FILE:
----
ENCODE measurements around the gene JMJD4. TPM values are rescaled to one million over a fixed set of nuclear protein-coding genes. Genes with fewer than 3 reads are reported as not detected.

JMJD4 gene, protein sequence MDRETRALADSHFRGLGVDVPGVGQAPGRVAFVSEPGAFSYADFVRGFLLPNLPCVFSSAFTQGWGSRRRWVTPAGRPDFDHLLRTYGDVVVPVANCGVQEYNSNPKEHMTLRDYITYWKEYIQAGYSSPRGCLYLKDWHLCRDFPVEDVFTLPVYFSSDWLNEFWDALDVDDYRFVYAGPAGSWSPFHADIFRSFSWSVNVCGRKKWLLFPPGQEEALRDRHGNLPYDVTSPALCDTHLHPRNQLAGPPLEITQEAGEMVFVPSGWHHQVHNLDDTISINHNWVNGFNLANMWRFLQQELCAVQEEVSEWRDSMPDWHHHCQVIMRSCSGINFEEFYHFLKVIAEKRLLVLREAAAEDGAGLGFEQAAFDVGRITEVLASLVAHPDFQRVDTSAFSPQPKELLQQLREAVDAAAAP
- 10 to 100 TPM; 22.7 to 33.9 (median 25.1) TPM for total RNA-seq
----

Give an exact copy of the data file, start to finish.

ENCODE measurements around the gene JMJD4. TPM values are rescaled to one million over a fixed set of nuclear protein-coding genes. Genes with fewer than 3 reads are reported as not detected.

JMJD4 gene, protein sequence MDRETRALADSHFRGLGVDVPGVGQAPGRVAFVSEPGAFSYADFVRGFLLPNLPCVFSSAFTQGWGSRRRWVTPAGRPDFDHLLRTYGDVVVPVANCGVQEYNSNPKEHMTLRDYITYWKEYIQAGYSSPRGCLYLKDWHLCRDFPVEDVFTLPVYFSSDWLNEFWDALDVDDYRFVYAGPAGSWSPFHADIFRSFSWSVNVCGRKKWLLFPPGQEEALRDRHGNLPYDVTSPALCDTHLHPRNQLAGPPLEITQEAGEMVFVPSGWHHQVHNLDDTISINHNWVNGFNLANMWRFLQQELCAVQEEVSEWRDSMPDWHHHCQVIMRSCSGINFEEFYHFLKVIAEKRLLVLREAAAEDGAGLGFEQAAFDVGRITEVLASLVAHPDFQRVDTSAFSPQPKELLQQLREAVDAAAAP
- 10 to 100 TPM; 22.7 to 33.9 (median 25.1) TPM for total RNA-seq